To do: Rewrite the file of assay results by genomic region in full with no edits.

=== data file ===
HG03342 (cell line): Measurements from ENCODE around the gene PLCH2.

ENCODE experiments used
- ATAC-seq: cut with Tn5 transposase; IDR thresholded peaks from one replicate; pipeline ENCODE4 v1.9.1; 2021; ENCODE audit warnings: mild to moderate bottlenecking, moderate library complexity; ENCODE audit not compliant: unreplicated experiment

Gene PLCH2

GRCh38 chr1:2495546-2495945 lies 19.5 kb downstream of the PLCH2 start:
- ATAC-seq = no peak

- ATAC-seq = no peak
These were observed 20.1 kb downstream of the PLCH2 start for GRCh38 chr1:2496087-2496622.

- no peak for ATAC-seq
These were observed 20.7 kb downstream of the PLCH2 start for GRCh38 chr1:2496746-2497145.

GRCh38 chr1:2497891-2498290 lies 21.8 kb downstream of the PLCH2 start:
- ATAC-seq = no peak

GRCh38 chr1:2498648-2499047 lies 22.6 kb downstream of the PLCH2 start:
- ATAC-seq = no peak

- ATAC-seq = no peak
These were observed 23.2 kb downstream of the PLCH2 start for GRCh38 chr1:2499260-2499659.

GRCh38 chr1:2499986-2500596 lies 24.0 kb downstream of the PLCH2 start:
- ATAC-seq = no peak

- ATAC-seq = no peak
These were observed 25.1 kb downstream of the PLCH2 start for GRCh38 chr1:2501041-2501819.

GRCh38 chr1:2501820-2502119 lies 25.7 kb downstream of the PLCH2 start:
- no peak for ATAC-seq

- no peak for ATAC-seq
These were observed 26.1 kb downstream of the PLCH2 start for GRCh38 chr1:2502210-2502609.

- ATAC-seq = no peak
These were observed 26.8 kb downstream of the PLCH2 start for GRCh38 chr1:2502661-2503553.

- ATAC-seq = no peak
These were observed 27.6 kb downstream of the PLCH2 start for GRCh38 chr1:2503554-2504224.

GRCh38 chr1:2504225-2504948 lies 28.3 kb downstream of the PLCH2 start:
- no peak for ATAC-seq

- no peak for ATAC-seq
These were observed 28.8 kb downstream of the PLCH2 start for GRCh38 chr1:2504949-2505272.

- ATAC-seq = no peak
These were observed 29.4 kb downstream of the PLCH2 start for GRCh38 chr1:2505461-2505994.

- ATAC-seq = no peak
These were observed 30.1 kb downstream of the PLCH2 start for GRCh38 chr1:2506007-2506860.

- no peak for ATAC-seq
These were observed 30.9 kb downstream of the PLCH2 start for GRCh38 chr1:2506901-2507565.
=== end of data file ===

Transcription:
HG03342 (cell line): Measurements from ENCODE around the gene PLCH2.

ENCODE experiments used
- ATAC-seq: cut with Tn5 transposase; IDR thresholded peaks from one replicate; pipeline ENCODE4 v1.9.1; 2021; ENCODE audit warnings: mild to moderate bottlenecking, moderate library complexity; ENCODE audit not compliant: unreplicated experiment

Gene PLCH2

GRCh38 chr1:2495546-2495945 lies 19.5 kb downstream of the PLCH2 start:
- ATAC-seq = no peak

- ATAC-seq = no peak
These were observed 20.1 kb downstream of the PLCH2 start for GRCh38 chr1:2496087-2496622.

- no peak for ATAC-seq
These were observed 20.7 kb downstream of the PLCH2 start for GRCh38 chr1:2496746-2497145.

GRCh38 chr1:2497891-2498290 lies 21.8 kb downstream of the PLCH2 start:
- ATAC-seq = no peak

GRCh38 chr1:2498648-2499047 lies 22.6 kb downstream of the PLCH2 start:
- ATAC-seq = no peak

- ATAC-seq = no peak
These were observed 23.2 kb downstream of the PLCH2 start for GRCh38 chr1:2499260-2499659.

GRCh38 chr1:2499986-2500596 lies 24.0 kb downstream of the PLCH2 start:
- ATAC-seq = no peak

- ATAC-seq = no peak
These were observed 25.1 kb downstream of the PLCH2 start for GRCh38 chr1:2501041-2501819.

GRCh38 chr1:2501820-2502119 lies 25.7 kb downstream of the PLCH2 start:
- no peak for ATAC-seq

- no peak for ATAC-seq
These were observed 26.1 kb downstream of the PLCH2 start for GRCh38 chr1:2502210-2502609.

- ATAC-seq = no peak
These were observed 26.8 kb downstream of the PLCH2 start for GRCh38 chr1:2502661-2503553.

- ATAC-seq = no peak
These were observed 27.6 kb downstream of the PLCH2 start for GRCh38 chr1:2503554-2504224.

GRCh38 chr1:2504225-2504948 lies 28.3 kb downstream of the PLCH2 start:
- no peak for ATAC-seq

- no peak for ATAC-seq
These were observed 28.8 kb downstream of the PLCH2 start for GRCh38 chr1:2504949-2505272.

- ATAC-seq = no peak
These were observed 29.4 kb downstream of the PLCH2 start for GRCh38 chr1:2505461-2505994.

- ATAC-seq = no peak
These were observed 30.1 kb downstream of the PLCH2 start for GRCh38 chr1:2506007-2506860.

- no peak for ATAC-seq
These were observed 30.9 kb downstream of the PLCH2 start for GRCh38 chr1:2506901-2507565.